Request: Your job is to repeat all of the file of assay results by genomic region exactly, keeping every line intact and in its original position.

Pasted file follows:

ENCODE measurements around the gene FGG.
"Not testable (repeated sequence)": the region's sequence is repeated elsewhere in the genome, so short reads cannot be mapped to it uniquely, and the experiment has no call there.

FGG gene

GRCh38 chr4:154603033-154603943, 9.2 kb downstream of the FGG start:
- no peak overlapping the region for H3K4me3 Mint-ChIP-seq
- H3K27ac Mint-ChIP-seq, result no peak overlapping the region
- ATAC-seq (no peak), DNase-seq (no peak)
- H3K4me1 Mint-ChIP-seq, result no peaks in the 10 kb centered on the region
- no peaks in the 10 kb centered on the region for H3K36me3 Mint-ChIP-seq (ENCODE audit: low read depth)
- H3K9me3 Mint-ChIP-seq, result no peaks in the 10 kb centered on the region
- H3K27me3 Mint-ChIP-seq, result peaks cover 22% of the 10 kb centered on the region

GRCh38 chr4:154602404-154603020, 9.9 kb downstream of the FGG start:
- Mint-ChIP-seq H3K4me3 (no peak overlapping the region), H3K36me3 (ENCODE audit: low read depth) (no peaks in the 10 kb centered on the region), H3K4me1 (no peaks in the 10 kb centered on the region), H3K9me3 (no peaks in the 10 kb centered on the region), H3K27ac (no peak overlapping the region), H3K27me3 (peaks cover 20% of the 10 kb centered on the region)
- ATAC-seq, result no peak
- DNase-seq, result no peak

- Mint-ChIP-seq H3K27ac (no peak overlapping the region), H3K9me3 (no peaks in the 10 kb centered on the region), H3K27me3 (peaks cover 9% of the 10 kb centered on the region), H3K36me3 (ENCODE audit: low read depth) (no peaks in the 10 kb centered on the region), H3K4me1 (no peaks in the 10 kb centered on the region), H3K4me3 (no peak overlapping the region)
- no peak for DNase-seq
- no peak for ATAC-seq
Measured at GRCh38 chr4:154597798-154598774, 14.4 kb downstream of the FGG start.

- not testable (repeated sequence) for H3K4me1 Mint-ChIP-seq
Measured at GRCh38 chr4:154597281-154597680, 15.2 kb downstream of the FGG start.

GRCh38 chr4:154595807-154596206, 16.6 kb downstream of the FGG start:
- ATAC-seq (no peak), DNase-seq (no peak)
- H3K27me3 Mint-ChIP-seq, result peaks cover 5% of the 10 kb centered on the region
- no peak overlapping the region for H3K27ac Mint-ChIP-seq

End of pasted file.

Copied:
ENCODE measurements around the gene FGG.
"Not testable (repeated sequence)": the region's sequence is repeated elsewhere in the genome, so short reads cannot be mapped to it uniquely, and the experiment has no call there.

FGG gene

GRCh38 chr4:154603033-154603943, 9.2 kb downstream of the FGG start:
- no peak overlapping the region for H3K4me3 Mint-ChIP-seq
- H3K27ac Mint-ChIP-seq, result no peak overlapping the region
- ATAC-seq (no peak), DNase-seq (no peak)
- H3K4me1 Mint-ChIP-seq, result no peaks in the 10 kb centered on the region
- no peaks in the 10 kb centered on the region for H3K36me3 Mint-ChIP-seq (ENCODE audit: low read depth)
- H3K9me3 Mint-ChIP-seq, result no peaks in the 10 kb centered on the region
- H3K27me3 Mint-ChIP-seq, result peaks cover 22% of the 10 kb centered on the region

GRCh38 chr4:154602404-154603020, 9.9 kb downstream of the FGG start:
- Mint-ChIP-seq H3K4me3 (no peak overlapping the region), H3K36me3 (ENCODE audit: low read depth) (no peaks in the 10 kb centered on the region), H3K4me1 (no peaks in the 10 kb centered on the region), H3K9me3 (no peaks in the 10 kb centered on the region), H3K27ac (no peak overlapping the region), H3K27me3 (peaks cover 20% of the 10 kb centered on the region)
- ATAC-seq, result no peak
- DNase-seq, result no peak

- Mint-ChIP-seq H3K27ac (no peak overlapping the region), H3K9me3 (no peaks in the 10 kb centered on the region), H3K27me3 (peaks cover 9% of the 10 kb centered on the region), H3K36me3 (ENCODE audit: low read depth) (no peaks in the 10 kb centered on the region), H3K4me1 (no peaks in the 10 kb centered on the region), H3K4me3 (no peak overlapping the region)
- no peak for DNase-seq
- no peak for ATAC-seq
Measured at GRCh38 chr4:154597798-154598774, 14.4 kb downstream of the FGG start.

- not testable (repeated sequence) for H3K4me1 Mint-ChIP-seq
Measured at GRCh38 chr4:154597281-154597680, 15.2 kb downstream of the FGG start.

GRCh38 chr4:154595807-154596206, 16.6 kb downstream of the FGG start:
- ATAC-seq (no peak), DNase-seq (no peak)
- H3K27me3 Mint-ChIP-seq, result peaks cover 5% of the 10 kb centered on the region
- no peak overlapping the region for H3K27ac Mint-ChIP-seq